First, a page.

“Thus an idea that the U.S. banking industry has learned to hate moved a giant step closer to reality. The creation of a consumer protection agency is part of the Obama administration’s plans to enact the most wide-ranging financial regulations since the Great Depression.
Following the 1999 decision to overturn the Glass-Steagall Act that separated commercial banks from securities firms, bank lobbyists have been able to shoot down virtually any proposed rule they perceived as unfavorable to their industry, lobbyists and politicians say . . .
Banks and securities firms spent $193 million to fund political campaigns for the 2008 elections and raise even more money through events that their trade groups organize. They have successfully fought the administration’s efforts to limit executive pay and are battling against draft legislation governing the $592 trillion market for derivatives.
When it comes to consumer banking, the industry’s lobbyists are no longer all-powerful. Banks lost their bid to squelch new credit card rules that Obama signed into law in May. They lobbied for months before a bill that would have forced them to renegotiate mortgages failed in the Senate.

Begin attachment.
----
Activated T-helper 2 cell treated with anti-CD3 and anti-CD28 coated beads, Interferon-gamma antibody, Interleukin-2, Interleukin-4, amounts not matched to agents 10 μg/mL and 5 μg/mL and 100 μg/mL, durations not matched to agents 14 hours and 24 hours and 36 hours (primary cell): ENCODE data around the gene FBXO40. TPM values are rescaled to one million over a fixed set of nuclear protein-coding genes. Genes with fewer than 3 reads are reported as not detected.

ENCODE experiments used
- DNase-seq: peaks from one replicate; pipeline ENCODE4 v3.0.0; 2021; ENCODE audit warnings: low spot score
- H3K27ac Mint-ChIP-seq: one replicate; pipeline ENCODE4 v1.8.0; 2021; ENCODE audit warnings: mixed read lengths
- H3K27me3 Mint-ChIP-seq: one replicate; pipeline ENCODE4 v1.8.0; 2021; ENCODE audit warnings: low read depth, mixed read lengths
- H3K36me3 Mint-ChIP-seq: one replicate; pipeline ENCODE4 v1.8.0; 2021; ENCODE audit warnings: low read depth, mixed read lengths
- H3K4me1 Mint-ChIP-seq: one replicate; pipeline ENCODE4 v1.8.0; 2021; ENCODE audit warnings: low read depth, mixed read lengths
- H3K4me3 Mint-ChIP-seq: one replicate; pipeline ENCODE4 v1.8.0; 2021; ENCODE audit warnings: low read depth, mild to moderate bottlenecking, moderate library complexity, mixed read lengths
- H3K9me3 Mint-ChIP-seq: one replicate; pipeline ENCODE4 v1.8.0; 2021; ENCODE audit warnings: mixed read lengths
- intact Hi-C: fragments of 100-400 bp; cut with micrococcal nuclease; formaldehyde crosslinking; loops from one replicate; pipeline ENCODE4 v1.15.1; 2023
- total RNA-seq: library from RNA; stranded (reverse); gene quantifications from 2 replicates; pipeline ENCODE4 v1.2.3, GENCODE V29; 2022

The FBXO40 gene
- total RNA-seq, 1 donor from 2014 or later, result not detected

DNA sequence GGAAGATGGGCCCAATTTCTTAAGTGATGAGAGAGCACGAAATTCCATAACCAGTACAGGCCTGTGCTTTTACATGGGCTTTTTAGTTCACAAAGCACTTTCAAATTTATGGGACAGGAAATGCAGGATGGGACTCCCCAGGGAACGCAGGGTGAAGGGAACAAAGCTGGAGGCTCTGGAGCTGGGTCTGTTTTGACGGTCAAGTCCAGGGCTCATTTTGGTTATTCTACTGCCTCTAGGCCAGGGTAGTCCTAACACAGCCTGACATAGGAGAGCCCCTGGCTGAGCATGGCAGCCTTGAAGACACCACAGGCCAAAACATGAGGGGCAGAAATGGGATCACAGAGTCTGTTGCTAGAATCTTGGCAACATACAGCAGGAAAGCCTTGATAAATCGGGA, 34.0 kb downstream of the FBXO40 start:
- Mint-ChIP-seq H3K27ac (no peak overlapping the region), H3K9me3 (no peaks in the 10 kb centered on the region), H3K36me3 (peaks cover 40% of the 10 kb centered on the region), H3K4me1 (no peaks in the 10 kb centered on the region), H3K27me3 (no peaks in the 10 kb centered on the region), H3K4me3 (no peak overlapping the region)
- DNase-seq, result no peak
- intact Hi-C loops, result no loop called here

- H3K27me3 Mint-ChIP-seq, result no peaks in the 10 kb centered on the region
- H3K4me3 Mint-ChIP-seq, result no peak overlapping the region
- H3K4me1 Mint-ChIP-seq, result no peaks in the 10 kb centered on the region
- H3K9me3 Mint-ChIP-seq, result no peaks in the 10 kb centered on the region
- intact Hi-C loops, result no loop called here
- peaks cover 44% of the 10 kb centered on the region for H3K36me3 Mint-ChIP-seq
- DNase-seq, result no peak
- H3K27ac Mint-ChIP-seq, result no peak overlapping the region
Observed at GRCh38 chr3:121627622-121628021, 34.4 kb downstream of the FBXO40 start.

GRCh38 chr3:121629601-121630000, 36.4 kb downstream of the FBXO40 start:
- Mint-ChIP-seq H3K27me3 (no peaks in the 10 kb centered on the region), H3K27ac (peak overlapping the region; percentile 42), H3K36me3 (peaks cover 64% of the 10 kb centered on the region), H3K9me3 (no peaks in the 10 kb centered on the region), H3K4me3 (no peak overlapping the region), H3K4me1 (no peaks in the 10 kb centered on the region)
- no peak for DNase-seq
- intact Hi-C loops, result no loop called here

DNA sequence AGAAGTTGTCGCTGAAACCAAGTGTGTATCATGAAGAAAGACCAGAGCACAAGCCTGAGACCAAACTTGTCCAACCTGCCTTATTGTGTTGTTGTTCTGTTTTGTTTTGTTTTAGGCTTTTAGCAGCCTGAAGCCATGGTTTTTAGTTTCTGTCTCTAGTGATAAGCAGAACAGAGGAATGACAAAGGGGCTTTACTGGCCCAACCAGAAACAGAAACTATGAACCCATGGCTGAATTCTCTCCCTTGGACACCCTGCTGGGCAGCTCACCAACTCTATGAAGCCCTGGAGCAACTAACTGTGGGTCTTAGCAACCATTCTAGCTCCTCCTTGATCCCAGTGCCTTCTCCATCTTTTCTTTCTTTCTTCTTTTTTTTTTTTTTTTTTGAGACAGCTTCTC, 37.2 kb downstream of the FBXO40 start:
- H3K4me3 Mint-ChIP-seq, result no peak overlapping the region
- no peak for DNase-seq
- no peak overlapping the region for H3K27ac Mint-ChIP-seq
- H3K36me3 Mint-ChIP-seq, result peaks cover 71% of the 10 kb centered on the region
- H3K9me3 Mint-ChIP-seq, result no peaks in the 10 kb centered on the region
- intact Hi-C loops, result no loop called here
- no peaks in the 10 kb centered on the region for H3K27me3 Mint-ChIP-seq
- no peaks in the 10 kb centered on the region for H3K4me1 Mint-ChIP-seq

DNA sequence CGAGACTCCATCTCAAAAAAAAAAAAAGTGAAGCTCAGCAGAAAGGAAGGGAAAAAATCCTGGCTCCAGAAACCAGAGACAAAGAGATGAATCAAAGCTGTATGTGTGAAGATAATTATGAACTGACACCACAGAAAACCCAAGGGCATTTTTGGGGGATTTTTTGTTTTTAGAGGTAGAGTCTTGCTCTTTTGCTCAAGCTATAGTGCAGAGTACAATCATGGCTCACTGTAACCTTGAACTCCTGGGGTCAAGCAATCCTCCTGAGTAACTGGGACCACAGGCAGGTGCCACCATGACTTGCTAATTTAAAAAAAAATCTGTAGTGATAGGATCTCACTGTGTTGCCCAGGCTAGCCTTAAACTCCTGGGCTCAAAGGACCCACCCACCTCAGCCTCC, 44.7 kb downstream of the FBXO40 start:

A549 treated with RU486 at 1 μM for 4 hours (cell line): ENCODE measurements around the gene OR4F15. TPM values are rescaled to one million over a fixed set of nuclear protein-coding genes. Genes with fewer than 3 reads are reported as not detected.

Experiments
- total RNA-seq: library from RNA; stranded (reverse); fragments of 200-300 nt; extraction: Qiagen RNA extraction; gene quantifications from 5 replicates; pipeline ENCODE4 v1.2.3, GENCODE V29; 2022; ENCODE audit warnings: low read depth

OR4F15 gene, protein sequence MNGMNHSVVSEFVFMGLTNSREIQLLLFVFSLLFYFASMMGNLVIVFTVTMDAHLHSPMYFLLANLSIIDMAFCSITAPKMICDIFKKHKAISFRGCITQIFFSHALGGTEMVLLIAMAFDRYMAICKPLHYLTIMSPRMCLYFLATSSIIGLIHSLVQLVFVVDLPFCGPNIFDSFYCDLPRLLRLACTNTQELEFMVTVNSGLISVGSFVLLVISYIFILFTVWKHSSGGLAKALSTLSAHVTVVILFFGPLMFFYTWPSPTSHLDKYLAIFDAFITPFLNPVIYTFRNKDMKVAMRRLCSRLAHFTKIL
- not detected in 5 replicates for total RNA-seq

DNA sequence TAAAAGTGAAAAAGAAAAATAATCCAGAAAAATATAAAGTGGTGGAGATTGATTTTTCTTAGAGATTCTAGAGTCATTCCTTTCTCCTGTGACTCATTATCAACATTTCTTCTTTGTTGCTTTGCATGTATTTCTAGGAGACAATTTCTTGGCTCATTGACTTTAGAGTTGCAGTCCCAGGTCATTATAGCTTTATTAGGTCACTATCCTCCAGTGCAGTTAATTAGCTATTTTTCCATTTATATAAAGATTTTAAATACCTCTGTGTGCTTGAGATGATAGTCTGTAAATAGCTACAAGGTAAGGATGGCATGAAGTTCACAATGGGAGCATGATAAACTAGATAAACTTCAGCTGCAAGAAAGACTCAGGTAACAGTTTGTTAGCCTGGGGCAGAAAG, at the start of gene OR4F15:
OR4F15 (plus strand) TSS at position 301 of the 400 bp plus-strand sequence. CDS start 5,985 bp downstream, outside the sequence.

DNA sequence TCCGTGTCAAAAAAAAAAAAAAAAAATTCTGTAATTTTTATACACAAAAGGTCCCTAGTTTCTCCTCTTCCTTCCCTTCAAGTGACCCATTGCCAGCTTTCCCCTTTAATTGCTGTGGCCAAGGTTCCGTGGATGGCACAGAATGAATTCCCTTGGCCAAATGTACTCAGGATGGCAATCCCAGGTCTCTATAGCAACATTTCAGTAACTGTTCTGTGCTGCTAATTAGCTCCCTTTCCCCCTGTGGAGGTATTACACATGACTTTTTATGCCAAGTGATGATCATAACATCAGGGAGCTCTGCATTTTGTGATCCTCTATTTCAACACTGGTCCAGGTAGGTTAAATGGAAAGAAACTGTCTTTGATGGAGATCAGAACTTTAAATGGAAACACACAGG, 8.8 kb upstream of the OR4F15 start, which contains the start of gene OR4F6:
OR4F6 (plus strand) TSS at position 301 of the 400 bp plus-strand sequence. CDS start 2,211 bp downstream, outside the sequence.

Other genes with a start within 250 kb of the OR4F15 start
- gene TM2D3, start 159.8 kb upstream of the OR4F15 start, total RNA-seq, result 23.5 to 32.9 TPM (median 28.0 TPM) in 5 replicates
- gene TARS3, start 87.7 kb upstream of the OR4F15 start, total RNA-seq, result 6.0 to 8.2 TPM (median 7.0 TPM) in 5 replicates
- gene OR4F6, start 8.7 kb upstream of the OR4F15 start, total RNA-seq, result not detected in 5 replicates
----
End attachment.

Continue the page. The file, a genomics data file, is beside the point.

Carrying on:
Now the banks and their trade associations are lobbying furiously to kill Obama’s plan to create the new financial protection agency, which was approved by the House Financial Services Committee in late October and is likely to face a full House vote by the end of 2009.
Read the full piece . . .
Banks Discover Consumer Protection Too Big to Fail
Bloomberg, Nov. 3 2009